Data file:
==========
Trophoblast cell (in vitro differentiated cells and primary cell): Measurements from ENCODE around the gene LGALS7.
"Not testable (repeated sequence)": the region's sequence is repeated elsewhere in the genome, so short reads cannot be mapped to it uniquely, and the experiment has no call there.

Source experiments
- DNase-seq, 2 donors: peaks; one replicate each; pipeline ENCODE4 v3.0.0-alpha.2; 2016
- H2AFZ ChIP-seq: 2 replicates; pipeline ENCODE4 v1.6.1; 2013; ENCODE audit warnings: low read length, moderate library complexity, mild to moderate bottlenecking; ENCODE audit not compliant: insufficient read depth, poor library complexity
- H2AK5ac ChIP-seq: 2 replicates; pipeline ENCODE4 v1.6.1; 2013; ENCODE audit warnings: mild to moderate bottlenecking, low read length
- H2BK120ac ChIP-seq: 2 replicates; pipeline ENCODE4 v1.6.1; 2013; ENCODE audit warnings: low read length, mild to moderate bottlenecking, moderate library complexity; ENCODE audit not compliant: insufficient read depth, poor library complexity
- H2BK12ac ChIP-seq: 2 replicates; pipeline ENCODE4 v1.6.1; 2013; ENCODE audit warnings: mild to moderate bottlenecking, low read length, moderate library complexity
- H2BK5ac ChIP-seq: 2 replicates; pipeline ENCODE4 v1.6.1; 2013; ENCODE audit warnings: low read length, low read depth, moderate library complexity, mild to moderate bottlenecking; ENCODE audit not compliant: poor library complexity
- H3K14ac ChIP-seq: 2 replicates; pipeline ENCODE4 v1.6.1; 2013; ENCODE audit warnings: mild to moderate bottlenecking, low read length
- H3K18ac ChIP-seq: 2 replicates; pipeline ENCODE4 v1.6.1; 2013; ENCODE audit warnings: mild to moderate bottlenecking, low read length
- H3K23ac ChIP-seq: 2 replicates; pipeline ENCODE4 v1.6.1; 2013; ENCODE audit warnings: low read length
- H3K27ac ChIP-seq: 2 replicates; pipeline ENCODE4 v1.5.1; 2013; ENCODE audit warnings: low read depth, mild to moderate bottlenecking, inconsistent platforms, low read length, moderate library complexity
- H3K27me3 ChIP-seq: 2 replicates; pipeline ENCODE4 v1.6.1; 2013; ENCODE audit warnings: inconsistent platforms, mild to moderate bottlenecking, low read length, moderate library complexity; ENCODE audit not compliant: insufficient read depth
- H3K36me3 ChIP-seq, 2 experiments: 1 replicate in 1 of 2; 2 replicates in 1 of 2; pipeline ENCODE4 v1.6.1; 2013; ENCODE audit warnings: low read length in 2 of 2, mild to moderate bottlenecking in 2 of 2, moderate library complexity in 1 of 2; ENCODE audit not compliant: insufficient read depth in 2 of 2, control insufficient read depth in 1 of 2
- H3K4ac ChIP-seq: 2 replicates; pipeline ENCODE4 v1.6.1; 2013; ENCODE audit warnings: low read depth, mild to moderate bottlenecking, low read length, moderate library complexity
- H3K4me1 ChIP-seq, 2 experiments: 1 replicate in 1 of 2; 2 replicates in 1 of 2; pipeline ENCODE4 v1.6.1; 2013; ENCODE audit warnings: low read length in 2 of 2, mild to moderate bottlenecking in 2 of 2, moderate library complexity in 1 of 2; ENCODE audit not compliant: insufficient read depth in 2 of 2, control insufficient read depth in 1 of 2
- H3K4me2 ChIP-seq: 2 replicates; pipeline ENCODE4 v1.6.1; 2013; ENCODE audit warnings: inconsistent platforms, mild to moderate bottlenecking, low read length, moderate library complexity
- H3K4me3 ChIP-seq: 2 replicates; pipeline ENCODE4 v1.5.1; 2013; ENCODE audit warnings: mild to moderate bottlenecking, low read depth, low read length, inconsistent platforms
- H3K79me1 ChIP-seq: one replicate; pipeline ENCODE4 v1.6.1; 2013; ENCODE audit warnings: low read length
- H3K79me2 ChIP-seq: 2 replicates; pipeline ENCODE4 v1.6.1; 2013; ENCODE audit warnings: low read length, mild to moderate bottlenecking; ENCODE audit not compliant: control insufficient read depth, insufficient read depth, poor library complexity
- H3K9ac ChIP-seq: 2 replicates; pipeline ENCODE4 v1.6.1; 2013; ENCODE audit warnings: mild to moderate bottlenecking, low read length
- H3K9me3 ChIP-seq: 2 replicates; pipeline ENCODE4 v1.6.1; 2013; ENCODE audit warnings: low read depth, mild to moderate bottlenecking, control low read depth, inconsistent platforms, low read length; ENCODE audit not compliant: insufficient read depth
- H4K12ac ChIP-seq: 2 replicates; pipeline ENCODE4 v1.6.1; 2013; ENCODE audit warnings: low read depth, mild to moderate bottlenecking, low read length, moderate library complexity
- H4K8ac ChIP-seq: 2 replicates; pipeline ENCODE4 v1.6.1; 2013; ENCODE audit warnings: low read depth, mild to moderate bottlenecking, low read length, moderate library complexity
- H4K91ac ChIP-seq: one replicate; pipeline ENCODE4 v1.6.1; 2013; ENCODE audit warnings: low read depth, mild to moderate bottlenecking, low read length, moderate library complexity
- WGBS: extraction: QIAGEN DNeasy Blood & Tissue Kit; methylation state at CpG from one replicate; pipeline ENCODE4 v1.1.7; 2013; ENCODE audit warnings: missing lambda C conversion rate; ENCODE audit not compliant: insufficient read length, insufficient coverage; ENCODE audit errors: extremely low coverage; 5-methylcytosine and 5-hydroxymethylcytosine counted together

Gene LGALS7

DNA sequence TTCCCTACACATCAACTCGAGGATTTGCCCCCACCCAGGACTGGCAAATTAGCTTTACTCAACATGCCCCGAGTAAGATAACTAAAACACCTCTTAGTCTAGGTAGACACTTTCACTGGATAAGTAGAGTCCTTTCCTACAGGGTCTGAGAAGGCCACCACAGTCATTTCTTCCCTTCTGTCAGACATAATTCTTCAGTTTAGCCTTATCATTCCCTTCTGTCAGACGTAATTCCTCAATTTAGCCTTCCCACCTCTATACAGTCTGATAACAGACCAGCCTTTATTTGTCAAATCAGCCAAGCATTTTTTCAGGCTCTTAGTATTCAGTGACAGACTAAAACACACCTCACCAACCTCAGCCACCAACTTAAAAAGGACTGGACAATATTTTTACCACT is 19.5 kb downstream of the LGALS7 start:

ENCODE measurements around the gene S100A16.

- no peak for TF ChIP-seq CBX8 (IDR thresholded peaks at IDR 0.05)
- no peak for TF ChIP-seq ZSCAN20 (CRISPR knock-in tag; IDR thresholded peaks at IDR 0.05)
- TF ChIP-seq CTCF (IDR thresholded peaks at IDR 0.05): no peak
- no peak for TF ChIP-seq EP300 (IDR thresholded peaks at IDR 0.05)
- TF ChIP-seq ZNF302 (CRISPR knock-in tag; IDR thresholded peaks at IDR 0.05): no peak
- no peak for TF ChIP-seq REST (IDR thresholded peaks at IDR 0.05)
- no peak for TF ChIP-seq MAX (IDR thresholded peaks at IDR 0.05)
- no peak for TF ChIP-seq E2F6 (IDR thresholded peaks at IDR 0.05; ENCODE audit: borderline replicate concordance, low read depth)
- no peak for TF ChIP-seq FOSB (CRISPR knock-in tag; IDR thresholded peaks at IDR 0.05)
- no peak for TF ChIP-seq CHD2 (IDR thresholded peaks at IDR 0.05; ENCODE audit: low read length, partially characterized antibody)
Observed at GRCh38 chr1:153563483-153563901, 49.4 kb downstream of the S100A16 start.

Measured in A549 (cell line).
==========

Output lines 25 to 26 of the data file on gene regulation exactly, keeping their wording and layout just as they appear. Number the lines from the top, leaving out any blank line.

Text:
- H4K8ac ChIP-seq: 2 replicates; pipeline ENCODE4 v1.6.1; 2013; ENCODE audit warnings: low read depth, mild to moderate bottlenecking, low read length, moderate library complexity
- H4K91ac ChIP-seq: one replicate; pipeline ENCODE4 v1.6.1; 2013; ENCODE audit warnings: low read depth, mild to moderate bottlenecking, low read length, moderate library complexity